by Sharon Kirkey
Despite the recent surge in H1N1 deaths, the nation's chief public health officer says the pandemic virus appears no deadlier than regular seasonal influenza and that there could actually be substantially fewer flu deaths than normal this season.
Although H1N1 is disproportionately infecting more children and otherwise healthy young adults "the mortality rate from this [H1N1] is no worse than seasonal flu," Dr. David Butler-Jones said in an interview with Canwest News Service.
"The individual risk of severe disease or dying if you happen to get the flu is very similar today as it was back in June. It's just that we're starting to see a lot more people affected," he said.
"The fact that we haven't had more deaths and more people in [intensive-care units] I think is a testimony to people doing the right things to both prevent and reduce the severity of disease," Dr. Butler-Jones said. People are following public health advice to cough and sneeze into their sleeves, stay home if they're sick and get on anti-virals if symptoms are worsening, he said.
"When you do take this disease seriously, you can actually dramatically reduce the number of people with severe illness and death," Dr. Butler-Jones said. "So the usual 2,000 to 8,000 range [of flu-related deaths] that we see with seasonal flu, we might actually be able to reduce that substantially."
Experts said the rates of serious illness and death are far from the levels predicted for a novel pandemic virus and that, based on the information available up until now, H1N1 is not on track to causing disease and death on the scope or scale of the flu pandemics of the 20th century.
Given the delays in getting people vaccinated, that's a good thing, said Dr. John
Granton, president of the Canadian Critical Care Society.
"If this was a more deadly virus, we would be in big trouble."
Canada's national pandemic plan estimated a flu outbreak could cause 15% to 35% of the population to fall clinically sick, and force the hospitalizations of 34,000 to 138,000 people.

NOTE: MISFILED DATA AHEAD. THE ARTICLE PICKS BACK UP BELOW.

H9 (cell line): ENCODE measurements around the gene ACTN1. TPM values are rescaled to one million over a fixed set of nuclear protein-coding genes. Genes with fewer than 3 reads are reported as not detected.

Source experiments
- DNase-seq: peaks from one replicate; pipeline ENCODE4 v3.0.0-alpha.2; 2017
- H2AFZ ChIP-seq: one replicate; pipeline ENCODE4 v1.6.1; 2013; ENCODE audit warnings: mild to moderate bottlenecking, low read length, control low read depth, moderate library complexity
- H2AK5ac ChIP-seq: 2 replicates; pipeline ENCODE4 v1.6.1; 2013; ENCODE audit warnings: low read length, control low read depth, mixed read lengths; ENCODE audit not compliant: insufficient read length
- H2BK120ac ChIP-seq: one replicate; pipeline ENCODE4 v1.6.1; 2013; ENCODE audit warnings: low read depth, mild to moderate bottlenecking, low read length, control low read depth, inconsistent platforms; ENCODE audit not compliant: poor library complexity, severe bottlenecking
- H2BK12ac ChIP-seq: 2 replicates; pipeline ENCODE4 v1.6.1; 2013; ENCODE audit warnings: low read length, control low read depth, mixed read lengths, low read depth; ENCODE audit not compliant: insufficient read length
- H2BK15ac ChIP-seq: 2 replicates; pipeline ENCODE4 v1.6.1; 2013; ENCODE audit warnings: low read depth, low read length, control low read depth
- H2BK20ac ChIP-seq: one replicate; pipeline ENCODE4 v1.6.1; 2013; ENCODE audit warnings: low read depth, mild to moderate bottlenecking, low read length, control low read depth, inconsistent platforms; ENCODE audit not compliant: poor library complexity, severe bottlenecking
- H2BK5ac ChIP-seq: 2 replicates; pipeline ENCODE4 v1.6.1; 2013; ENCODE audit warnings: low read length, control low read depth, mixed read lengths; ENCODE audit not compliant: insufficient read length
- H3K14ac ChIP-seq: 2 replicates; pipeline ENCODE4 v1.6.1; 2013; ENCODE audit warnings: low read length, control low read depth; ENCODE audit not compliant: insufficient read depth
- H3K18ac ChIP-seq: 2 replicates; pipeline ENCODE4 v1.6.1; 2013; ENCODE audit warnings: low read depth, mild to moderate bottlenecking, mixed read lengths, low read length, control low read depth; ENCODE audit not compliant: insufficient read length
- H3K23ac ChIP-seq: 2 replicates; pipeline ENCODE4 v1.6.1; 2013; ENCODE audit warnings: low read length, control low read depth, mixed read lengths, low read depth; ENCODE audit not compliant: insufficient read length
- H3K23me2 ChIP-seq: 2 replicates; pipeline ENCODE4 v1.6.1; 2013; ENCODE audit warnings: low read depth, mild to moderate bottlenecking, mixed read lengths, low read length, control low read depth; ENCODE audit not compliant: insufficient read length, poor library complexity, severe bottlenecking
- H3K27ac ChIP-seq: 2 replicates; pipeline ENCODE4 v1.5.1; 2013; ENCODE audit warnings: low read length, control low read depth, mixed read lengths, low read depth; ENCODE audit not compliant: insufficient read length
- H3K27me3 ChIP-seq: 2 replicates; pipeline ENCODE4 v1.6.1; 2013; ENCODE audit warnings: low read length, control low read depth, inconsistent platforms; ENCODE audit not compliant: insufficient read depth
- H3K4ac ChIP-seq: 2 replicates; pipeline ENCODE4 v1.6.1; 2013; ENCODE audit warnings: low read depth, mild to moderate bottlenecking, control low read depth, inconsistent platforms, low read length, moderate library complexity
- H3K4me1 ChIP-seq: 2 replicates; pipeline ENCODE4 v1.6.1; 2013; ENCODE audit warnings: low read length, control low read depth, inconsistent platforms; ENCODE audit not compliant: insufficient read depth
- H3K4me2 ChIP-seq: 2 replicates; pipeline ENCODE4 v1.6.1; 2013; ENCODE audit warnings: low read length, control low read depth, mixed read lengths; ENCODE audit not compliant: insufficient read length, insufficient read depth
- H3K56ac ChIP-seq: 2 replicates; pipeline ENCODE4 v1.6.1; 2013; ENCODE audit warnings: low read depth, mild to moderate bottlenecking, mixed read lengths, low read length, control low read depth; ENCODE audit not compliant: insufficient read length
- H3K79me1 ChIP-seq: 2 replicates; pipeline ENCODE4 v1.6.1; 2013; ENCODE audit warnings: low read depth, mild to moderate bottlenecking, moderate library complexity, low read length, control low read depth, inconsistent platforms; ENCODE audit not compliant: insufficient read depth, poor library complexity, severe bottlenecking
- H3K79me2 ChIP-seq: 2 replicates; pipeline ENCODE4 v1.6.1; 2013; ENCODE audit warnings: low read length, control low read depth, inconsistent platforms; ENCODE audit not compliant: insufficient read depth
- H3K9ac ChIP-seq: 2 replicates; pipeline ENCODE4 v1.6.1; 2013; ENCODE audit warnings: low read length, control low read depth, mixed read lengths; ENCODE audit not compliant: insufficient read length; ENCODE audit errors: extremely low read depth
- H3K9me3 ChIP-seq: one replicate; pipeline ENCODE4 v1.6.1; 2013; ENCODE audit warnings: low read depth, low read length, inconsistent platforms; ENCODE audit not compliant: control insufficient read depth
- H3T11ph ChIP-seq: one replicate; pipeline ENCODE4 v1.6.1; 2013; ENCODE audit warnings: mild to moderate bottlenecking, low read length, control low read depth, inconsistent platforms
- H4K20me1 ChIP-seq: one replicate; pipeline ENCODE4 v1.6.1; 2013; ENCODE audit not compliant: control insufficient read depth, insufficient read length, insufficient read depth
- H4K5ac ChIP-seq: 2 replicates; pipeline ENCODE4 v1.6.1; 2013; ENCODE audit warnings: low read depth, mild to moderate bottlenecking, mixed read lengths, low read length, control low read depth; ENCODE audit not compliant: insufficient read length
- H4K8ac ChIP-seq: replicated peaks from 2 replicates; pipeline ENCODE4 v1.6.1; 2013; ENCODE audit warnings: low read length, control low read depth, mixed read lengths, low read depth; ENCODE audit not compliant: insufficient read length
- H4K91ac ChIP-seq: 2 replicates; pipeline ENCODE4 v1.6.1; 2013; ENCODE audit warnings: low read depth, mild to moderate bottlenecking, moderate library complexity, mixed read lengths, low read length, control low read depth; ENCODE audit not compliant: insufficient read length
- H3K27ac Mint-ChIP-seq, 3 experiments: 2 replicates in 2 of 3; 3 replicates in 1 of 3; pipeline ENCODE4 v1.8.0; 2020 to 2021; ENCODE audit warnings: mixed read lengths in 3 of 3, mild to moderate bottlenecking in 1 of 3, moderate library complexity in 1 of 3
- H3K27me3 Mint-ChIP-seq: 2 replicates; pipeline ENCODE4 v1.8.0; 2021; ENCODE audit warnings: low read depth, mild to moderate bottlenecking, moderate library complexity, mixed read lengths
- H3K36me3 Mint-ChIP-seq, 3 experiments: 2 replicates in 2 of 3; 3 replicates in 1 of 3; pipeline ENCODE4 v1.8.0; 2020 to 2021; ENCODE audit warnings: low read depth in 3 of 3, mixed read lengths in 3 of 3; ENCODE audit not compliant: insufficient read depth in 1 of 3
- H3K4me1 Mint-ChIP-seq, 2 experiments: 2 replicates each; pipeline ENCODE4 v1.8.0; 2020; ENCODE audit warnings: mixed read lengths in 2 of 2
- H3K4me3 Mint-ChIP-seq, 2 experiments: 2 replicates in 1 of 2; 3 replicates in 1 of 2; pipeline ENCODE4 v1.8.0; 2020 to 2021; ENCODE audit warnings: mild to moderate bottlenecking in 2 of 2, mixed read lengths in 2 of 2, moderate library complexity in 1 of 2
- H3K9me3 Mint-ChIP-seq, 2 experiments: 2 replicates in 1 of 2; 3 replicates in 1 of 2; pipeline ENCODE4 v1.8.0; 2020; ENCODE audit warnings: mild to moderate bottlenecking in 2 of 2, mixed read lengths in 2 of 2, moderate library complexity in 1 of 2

So far, an estimated 7% to 8% of the population has been infected between the first and second wave, Dr. Butler-Jones said.
While the number of hospitalizations jumped twofold in the week ending Nov. 7 compared with the previous week, to 1,324 from 661, according to the latest analysis from the Public Health Agency of Canada, there has been a drop in severe infections.
As well, the proportion of ICU admissions and deaths among those admitted to hospital with H1N1 is falling.
The number of new reported deaths were up fourfold in the same reporting period (35 versus eight).
But some say relying on deaths and hospitalizations can lead to what seems a sudden surge in population-wide sickness that does not paint a true picture.
It can take two to three weeks in many cases for people with influenza to get sick enough to end up in hospital or an intensive-care unit, and even longer for them to die, said Dr. Richard Schabas, a former chief medical officer of health for Ontario.
During the SARS outbreak in 2003, "people had the impression right through April of 2003 that the SARS outbreak was still roaring along, because they kept reporting deaths," Dr. Schabas said. "But what they didn't say was that these were people who got their SARS back in March, and it took them two, three, four, five weeks to die.
"It's the same thing with influenza. Most people with influenza don't die quickly. They die slowly. Continuing to report [deaths] as if it's a way of judging what the outbreak is doing is wrong." He said school absenteeism and emergency rooms visits are more timely indicators.
Estimating the death rate for swine flu is difficult, because the denominator -- how many people have been infected -- is missing. Canada, like most countries, stopped counting confirmed cases in July, and H1N1 causes mild symptoms in the majority of people it infects, so many people never see a doctor.
Reporting in this month's Harvard Health Letter, Harvard University researchers said data from the United States shows the death rate for H1N1 is one death for every 2,000 people who develop symptoms. The death rate for seasonal flu is about one death for every 1,000 to 2,000 infections.
During the 1957 flu pandemic, the death rate was elevated fourfold over regular seasonal flu, said University of Ottawa virologist Earl Brown.
In other words, for every person who dies of seasonal flu, the mortality rate was-four during the pandemic in 1957. "If you take 1968, where if you had one person dying per year, it went to two," Mr. Brown said.
"If we're looking here at 2009, one is going to, one? Less than one?" The data is incomplete, he said.